The Jet Propulsion Laboratory (JPL) of NASA is creating the Exobiology Extant Life Surveyor (EELS) system.
Thanks to rotating wheels running the length of its body, the elongated robot could glide through alien terrains.
The vent systems of Saturn’s Enceladus, a tiny, icy moon, are its intended target. On Earth, EELS might be used to cross challenging terrain.
Enceladus contains a liquid ocean beneath its ice cover, according to findings from NASA’s Cassini mission. This could be the quickest route to a liquid ocean since the plumes erupting from its surface are conduits directly to liquid water.
Unlike rover vehicles, EELS could examine situations like these by swimming across water and creeping through crevasses.
The device employs “first-of-a-kind rotating propulsion units” that serve as underwater tracks, grasping mechanisms, and propeller units, allowing the robot to approach a plume vent outlet and follow it to its ocean source.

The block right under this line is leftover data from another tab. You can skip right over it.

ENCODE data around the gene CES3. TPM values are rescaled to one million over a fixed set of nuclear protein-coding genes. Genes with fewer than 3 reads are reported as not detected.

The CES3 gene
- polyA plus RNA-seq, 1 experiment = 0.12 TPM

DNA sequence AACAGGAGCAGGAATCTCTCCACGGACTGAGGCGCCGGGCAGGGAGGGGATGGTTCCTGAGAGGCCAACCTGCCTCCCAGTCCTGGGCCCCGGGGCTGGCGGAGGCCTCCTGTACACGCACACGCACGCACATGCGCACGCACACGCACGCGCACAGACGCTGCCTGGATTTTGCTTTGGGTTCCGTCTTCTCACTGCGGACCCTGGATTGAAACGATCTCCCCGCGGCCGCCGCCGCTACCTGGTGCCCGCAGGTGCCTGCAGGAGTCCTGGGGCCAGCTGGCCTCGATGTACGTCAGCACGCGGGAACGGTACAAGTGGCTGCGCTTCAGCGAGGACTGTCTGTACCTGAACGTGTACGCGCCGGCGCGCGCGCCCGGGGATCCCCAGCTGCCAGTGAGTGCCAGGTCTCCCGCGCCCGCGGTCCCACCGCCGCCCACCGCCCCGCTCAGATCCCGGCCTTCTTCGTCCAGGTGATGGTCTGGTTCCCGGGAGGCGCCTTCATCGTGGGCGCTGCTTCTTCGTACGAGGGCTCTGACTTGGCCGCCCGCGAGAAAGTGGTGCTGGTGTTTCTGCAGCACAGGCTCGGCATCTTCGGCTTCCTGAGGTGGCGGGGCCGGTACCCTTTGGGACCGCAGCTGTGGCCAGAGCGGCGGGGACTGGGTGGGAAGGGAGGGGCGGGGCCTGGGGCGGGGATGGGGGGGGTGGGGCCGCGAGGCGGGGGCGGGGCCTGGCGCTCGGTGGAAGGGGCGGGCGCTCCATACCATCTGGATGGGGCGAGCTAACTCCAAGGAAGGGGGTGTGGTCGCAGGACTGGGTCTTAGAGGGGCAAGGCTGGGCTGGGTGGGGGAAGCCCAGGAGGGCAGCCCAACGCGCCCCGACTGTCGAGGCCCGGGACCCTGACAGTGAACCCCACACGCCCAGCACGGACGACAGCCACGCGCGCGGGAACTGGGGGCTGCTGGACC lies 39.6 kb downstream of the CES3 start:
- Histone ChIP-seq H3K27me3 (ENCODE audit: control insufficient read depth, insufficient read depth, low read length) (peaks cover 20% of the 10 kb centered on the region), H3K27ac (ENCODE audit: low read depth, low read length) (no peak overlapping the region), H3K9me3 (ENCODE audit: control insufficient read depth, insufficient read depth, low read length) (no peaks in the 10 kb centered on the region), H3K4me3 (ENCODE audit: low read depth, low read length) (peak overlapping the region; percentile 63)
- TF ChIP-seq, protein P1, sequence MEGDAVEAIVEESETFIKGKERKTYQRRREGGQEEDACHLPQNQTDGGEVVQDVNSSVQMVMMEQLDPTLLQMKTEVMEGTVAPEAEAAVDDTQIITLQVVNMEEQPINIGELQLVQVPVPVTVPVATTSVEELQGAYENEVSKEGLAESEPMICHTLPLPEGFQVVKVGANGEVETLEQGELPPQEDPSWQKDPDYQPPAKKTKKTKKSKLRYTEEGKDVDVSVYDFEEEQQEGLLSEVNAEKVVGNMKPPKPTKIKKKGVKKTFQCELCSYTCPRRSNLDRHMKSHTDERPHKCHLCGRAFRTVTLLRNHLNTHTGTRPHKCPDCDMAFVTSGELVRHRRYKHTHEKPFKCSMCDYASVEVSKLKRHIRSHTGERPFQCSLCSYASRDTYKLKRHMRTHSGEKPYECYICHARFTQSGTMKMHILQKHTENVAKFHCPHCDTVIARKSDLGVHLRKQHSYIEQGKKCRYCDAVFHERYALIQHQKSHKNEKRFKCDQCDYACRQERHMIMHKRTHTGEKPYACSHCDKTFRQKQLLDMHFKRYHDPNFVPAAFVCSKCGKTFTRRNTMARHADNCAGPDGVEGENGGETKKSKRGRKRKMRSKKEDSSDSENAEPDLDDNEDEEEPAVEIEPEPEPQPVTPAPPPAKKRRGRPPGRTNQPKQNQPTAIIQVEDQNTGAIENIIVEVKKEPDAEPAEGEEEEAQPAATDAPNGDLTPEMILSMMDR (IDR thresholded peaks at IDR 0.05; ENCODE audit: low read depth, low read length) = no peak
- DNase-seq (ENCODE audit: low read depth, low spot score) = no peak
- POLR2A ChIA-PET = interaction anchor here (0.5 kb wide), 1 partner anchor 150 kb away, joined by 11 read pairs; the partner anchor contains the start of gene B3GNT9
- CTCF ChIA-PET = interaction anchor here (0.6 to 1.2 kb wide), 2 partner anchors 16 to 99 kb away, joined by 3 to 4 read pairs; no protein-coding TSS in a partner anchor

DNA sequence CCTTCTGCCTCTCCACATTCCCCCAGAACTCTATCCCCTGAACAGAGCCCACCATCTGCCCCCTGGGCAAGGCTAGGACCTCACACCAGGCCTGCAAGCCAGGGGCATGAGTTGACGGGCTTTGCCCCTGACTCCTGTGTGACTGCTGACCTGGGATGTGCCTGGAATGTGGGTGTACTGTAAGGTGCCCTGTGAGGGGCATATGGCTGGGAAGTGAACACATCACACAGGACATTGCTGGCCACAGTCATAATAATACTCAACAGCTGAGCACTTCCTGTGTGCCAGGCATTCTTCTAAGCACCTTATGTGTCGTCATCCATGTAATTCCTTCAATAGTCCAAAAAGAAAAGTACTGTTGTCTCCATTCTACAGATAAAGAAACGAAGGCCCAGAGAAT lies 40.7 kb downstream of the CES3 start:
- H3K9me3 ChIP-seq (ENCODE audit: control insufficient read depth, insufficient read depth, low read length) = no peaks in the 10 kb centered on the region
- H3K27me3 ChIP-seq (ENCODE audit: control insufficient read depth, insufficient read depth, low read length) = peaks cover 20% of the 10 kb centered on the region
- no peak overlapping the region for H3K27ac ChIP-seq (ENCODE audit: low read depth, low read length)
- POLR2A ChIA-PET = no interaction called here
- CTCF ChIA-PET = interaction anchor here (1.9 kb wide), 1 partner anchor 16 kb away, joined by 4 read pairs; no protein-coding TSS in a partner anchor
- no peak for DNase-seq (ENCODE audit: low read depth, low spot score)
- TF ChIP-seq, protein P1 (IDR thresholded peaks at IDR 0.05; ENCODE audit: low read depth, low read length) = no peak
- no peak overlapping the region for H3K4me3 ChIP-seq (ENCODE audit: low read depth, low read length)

According to Project Manager Dr. Martin Robinson, the objective is to create a platform capable of exploring any place, even lava tubes on the Moon.
The system’s versatility offers to new locations like the Martian polar caps and plunging crevasses in Earthly ice sheets.
According to JPL, “the current effort includes working with earth scientists to identify high-priority, high-impact terrestrial scientific investigations that will also demonstrate the capabilities of EELS in a planetary analog environment.”